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Keywords:

  • Argentine agriculture;
  • cultivation boundaries;
  • environmental impacts;
  • fluxes;
  • stocks

Abstract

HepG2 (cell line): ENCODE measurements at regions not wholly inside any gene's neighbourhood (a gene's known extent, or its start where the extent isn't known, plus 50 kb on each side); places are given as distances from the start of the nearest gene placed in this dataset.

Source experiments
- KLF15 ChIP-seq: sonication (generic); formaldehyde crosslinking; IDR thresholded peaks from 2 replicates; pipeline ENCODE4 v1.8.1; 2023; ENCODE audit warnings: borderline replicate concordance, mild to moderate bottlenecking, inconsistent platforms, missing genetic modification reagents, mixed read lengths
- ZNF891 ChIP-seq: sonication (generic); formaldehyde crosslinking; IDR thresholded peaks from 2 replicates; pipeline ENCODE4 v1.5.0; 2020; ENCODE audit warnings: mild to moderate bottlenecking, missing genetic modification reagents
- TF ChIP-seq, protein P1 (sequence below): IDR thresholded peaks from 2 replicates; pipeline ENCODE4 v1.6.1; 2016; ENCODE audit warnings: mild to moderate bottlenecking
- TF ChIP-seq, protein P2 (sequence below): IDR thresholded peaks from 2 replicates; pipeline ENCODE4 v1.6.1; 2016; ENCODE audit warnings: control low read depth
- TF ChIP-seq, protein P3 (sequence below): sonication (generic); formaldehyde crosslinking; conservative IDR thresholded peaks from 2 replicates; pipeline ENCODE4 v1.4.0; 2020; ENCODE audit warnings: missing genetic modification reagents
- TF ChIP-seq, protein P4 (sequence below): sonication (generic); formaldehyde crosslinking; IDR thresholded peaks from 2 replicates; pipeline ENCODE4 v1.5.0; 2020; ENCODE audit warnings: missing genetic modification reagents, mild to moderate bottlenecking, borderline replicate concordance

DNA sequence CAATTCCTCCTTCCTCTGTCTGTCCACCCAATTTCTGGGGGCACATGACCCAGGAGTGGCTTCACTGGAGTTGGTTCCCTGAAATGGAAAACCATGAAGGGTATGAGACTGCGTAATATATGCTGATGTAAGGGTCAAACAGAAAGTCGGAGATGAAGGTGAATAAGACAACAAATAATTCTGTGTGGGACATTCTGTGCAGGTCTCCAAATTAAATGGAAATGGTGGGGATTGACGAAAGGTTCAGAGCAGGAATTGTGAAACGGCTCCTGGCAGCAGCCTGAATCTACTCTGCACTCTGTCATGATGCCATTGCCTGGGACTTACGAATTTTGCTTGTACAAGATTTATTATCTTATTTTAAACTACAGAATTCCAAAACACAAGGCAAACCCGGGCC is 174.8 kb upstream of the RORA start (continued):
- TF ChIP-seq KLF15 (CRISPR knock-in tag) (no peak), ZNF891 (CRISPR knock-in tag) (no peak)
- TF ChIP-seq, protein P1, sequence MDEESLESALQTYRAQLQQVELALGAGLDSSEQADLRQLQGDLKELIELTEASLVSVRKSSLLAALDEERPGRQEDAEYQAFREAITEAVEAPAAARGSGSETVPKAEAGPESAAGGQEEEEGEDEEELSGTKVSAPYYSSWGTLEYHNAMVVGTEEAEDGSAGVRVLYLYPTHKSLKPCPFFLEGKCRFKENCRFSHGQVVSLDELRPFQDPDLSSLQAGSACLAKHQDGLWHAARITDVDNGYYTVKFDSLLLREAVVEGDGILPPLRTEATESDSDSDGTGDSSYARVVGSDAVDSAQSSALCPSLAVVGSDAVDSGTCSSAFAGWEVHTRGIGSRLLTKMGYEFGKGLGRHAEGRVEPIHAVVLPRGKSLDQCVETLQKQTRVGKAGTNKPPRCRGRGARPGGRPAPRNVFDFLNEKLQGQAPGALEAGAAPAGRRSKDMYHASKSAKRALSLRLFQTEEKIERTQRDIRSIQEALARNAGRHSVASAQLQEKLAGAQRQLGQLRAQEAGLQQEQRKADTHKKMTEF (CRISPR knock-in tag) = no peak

Agriculture expanded during the last 50 years from the Pampas to NW Argentina at the expense of natural forests and rangelands. In parallel, productivity was boosted through the increasing application of external inputs, modern technology and management practices. This study evaluated the impact of agricultural expansion between 1960 and 2005 by assessing the implications of land use, technology and management changes on (i) carbon (C), nitrogen (N) and phosphorous (P) stocks in soil and biomass, (ii) energy, C, N, P and water fluxes and (iii) water pollution, soil erosion, habitat intervention and greenhouse gas (GHG) emissions (impacts). Based on different data sources, these issues were assessed over∼1.5 million km2 (63% of Argentina), involving 399 political districts during three representative periods: 1956–1960, 1986–1990 and 2001–2005. The ecological and environmental performance of 1197 farming system types was evaluated through the AgroEcoIndex model, which quantified the stocks, fluxes and impacts mentioned above. Cultivation of natural ecosystems and farming intensification caused a noticeable increase of productivity, a strengthening of energy flux, an opening of matter cycles (C, N, P) and a negative impact on habitats and GHGs emission. However, due to the improved tillage practices and the application of less aggressive pesticides, erosion and pollution risk are today lower than those of the mid-20th century. The consistency of some assumptions and results were checked through uncertainty analysis. Comparing our results with international figures, some impacts (e.g. soil erosion, nutrient balance, energy use) were less significant than those recorded in intensive-farming countries like China, Japan, New Zealand, USA, or those of Western Europe, showing that farmers in Argentina developed the capacity to produce under relatively low-input/low-impact schemes during the last decades. [Correction added after online publication 4 October 2010: In the first sentence of the Abstract, NE was corrected to NW.]